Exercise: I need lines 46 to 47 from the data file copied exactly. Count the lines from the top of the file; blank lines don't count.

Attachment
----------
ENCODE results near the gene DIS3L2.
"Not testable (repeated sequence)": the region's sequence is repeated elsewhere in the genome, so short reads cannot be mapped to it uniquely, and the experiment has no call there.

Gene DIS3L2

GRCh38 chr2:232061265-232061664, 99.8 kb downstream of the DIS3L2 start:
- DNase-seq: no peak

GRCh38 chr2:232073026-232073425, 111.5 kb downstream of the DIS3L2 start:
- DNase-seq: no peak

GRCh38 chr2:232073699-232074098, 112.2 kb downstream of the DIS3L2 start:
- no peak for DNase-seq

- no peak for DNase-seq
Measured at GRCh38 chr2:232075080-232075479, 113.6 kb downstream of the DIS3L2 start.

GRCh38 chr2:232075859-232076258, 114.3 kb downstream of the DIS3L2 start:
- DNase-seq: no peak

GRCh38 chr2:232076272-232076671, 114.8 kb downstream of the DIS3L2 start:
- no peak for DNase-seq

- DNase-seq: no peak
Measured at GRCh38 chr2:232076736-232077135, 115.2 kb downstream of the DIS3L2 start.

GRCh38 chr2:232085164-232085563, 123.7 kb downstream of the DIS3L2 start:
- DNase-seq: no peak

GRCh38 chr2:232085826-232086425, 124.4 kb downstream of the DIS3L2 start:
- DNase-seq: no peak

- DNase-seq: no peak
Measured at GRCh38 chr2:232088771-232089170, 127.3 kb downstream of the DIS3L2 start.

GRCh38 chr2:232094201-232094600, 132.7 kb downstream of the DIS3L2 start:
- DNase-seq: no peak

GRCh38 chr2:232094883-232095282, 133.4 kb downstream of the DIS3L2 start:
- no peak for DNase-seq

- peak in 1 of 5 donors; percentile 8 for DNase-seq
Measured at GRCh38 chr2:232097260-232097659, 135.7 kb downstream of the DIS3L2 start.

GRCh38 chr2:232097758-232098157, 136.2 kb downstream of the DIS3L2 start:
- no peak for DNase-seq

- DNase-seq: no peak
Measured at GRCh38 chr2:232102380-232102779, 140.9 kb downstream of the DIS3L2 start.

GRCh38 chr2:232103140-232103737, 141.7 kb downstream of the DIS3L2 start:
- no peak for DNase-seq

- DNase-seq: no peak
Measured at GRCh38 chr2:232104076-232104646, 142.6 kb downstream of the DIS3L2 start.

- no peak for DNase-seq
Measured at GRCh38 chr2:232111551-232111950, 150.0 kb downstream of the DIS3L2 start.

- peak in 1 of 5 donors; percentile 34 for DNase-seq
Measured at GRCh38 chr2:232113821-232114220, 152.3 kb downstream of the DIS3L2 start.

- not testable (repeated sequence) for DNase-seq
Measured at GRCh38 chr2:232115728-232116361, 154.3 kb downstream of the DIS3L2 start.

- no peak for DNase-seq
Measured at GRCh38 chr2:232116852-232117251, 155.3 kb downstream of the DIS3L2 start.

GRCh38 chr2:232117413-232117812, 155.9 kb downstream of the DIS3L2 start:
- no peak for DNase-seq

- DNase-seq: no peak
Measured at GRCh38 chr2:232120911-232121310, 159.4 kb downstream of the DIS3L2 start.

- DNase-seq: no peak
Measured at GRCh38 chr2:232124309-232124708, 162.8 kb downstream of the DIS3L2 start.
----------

GRCh38 chr2:232117413-232117812, 155.9 kb downstream of the DIS3L2 start:
- no peak for DNase-seq